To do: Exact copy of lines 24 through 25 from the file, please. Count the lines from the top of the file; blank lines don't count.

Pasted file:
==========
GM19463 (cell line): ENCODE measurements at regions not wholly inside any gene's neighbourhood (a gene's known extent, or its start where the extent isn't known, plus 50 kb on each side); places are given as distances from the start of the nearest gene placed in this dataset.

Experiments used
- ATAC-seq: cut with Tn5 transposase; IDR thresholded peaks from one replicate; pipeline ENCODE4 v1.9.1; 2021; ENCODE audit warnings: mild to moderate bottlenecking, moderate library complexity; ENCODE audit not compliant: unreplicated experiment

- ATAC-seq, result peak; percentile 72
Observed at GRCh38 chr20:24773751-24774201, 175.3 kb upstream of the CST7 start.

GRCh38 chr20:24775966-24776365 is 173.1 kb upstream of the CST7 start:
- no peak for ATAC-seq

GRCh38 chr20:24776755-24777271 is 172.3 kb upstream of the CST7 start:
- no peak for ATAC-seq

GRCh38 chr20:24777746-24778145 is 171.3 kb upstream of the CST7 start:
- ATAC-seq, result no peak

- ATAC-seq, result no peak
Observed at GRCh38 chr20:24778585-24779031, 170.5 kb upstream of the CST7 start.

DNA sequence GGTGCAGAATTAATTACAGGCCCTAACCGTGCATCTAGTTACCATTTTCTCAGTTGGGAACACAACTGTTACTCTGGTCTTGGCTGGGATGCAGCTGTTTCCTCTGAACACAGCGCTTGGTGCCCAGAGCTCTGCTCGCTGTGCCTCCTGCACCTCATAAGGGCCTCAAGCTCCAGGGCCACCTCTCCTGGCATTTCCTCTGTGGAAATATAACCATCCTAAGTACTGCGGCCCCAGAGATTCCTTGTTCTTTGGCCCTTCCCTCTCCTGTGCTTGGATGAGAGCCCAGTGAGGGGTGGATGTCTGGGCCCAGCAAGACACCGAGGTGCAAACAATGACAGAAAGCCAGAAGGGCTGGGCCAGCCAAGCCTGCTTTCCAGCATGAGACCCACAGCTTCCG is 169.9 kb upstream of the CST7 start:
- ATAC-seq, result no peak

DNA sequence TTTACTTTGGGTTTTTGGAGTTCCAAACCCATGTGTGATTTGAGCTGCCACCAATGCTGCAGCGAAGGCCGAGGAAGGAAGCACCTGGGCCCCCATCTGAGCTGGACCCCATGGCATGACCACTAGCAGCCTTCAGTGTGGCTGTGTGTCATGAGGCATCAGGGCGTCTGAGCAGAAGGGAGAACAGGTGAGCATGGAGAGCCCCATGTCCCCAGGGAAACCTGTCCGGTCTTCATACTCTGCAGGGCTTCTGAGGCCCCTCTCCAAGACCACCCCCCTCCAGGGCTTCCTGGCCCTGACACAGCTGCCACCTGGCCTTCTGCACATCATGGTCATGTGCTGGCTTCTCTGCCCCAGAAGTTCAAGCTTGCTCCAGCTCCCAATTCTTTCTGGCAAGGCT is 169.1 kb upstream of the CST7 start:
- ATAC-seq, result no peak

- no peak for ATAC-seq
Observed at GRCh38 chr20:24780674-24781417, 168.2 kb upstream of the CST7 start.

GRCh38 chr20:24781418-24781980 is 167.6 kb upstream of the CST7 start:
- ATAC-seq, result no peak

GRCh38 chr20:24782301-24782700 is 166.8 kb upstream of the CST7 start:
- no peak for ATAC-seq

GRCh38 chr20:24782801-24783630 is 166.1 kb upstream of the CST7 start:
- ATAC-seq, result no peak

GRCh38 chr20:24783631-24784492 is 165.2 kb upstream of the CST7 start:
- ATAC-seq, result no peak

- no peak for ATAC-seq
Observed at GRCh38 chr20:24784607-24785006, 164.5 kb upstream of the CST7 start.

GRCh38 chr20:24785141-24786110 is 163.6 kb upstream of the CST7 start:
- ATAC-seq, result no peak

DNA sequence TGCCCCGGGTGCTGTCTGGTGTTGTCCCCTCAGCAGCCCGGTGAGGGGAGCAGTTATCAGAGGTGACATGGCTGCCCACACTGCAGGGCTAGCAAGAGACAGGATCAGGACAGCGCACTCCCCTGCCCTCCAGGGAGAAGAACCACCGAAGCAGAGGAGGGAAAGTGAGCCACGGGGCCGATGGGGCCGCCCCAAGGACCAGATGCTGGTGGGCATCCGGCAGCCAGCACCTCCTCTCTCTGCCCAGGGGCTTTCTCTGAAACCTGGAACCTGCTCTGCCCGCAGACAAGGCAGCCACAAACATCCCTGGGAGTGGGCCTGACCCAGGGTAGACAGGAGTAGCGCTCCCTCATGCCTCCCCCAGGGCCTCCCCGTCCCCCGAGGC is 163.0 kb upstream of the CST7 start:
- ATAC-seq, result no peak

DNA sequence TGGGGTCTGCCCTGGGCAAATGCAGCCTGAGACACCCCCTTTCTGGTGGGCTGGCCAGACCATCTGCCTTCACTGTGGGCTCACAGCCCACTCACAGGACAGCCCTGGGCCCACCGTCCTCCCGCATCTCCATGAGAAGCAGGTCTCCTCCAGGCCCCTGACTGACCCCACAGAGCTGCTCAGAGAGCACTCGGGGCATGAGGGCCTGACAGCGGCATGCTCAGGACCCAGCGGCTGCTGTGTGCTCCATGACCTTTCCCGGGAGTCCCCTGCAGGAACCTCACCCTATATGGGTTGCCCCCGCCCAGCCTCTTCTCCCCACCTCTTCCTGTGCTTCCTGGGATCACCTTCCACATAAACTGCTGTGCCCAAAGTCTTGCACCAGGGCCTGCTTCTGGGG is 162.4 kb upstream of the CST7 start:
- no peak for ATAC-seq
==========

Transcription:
GRCh38 chr20:24782801-24783630 is 166.1 kb upstream of the CST7 start:
- ATAC-seq, result no peak